DNA ancestry

Like many others I’ve been curious about DNA matching, especially with regards to my own ancestry. Could a simple swab tell me where my ancestors lived?

Where am I from?

Faroe sheep above the town of Sumba, Faroe Islands

I asked this question of FamilyTreeDNA, one of many such services. Using a 12 marker test, it turns out that I’m 4.6% Irish and 2.5% New Zealander. But I’m also 2.4% from Trinidad and Tobago and, surprise… 12.5 % Faroe Islands. All of these numbers are higher than for the US (1.1%), even when including Native American (.6%).

If I wanted to have a simple narrative of my ancestry, these numbers don’t seem to help. I suppose I could say that my main origin is Faroese, with a little Irish, but my ancestors must have cavorted in New Zealand and the Caribbean as well.

The situation worsens when I use a different number of markers, Y-DNA, mitochondrial DNA, haplotrees, or other measures. It’s messy.

The jigsaw puzzle of ancestry

It may be disappointing to hear, but for anyone who has similar questions, the underlying science is deeply flawed. That’s true even for someone whose data seems more definitive than mine.

These tests are interpreted to fill in a jigsaw puzzle of who we are; 12.5 % Faroe Islands would be a big chunk of mine. I’d be a little bit of this and a little bit of that, an admixture. This is a term used to describe the process of gene flow between distinct populations. It can be fun to see the scores, but as applied to human populations, the whole idea is wrong.

It relies on assumptions of homogeneity among people living within national boundaries, mapping of ethnicities onto countries and of races onto continents, and racialist assumptions about pure categories. The idea that we can just fill in the jigsaw puzzle of our ancestry doesn’t work.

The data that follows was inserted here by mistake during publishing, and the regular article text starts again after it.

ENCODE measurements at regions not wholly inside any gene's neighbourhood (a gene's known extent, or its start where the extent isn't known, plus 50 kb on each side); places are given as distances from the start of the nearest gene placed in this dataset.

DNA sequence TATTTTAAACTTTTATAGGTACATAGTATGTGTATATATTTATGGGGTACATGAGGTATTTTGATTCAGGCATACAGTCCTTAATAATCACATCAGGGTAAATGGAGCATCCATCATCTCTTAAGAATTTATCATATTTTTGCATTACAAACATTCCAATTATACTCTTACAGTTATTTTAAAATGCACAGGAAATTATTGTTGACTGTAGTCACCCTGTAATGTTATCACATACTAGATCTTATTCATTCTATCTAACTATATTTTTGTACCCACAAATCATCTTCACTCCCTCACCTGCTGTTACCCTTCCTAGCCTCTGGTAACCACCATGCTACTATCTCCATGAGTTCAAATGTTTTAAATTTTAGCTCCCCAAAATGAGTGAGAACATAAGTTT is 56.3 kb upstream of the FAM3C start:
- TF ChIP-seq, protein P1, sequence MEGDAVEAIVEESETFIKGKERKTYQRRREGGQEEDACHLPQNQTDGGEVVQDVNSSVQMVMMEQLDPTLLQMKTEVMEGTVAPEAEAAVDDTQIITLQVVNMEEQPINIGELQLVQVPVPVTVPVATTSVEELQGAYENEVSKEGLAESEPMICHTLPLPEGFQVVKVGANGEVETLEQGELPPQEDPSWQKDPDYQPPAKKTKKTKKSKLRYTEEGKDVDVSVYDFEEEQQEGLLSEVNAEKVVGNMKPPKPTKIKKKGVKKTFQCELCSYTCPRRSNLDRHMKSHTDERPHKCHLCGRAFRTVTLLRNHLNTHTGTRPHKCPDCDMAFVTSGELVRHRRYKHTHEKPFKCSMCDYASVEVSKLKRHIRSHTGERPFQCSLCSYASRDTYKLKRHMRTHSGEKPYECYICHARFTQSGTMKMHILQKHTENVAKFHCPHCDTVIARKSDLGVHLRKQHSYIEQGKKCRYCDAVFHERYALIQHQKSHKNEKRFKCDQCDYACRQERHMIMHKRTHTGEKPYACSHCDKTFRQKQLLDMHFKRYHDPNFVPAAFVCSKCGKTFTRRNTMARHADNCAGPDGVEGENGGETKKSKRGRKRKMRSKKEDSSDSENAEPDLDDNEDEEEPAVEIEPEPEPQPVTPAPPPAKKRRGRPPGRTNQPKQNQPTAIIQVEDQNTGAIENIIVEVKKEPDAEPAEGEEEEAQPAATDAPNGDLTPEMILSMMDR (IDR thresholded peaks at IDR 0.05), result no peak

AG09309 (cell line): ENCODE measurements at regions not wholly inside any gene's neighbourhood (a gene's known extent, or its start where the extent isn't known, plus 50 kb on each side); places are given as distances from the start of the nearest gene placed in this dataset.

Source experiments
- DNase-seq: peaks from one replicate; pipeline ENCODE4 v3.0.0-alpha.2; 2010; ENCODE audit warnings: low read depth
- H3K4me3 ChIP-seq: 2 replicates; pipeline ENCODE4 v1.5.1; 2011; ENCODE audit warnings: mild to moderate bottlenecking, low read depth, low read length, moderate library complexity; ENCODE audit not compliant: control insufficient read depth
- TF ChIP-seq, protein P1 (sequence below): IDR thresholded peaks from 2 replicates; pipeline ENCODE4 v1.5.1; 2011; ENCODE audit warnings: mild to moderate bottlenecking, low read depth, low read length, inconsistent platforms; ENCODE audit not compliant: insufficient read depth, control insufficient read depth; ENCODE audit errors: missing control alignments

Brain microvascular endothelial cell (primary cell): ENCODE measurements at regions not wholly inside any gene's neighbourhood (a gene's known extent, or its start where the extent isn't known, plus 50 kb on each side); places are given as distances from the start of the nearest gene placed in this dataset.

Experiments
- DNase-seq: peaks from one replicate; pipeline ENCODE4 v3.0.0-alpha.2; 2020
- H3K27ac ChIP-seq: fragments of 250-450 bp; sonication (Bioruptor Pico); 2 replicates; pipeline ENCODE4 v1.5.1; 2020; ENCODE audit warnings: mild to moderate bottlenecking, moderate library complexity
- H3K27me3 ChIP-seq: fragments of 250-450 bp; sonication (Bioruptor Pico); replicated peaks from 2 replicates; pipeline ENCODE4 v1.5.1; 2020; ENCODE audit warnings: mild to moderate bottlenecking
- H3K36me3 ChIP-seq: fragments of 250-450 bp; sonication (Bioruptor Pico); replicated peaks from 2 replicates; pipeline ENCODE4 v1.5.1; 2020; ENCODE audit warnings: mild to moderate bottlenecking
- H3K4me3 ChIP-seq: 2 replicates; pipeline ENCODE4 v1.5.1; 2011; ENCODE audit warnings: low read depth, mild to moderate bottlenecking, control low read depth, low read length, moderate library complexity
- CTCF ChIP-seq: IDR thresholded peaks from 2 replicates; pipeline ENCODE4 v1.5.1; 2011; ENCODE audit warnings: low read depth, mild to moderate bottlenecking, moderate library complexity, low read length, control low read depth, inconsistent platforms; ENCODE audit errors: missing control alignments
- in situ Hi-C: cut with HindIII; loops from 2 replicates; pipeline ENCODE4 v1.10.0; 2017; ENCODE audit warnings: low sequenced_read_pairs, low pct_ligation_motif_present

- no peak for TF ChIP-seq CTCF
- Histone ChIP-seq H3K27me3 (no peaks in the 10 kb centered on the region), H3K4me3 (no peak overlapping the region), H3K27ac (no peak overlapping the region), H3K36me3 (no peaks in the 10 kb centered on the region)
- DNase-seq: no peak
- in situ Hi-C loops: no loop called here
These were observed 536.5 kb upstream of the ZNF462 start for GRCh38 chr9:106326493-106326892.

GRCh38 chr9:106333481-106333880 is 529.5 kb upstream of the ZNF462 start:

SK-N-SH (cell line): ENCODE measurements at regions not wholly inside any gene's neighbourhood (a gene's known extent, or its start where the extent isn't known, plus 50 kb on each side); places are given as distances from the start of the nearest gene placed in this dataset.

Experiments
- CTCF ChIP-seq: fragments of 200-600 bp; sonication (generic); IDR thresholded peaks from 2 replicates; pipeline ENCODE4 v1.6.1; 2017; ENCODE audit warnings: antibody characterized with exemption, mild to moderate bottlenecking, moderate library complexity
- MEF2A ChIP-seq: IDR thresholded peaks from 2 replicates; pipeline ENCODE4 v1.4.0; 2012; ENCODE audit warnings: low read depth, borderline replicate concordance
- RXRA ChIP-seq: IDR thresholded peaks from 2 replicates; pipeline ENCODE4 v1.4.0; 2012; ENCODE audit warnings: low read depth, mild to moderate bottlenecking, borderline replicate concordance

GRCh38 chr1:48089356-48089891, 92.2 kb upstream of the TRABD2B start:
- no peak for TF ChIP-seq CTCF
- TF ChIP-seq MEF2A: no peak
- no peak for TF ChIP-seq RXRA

We’re not admixtures

Kostas Kampourakis and Erik Peterson discuss the science of this in a recent article published in Genetics: The racist origins, racialist connotations, and purity assumptions of the concept of ‘admixture’ in human evolutionary genetics (2023).

The article shows how admixture of the kind an ancestry detective would like requires the existence of pure or unadmixed categories. 

There are two big assumptions:

(1) particular populations existed before the colonization era, have not undergone significant admixture, and have maintained their genetic variation.

(2) the people included in the reference datasets have four grandparents all born in the same country, implying they are somehow pure representatives of that country.

But these assumptions are ahistorical and regularly violated. They don’t account for migrations due to colonization, wars, or plagues. And archeological evidence shows that humans were migrating around the globe long before the age of colonization. 

In addition to being a problem in the field of genetics, admixture leads to people saying things like “I just learned that I’m a big part Faroese, with a little Irish and Caribbean thrown in!” which is nonsense scientifically.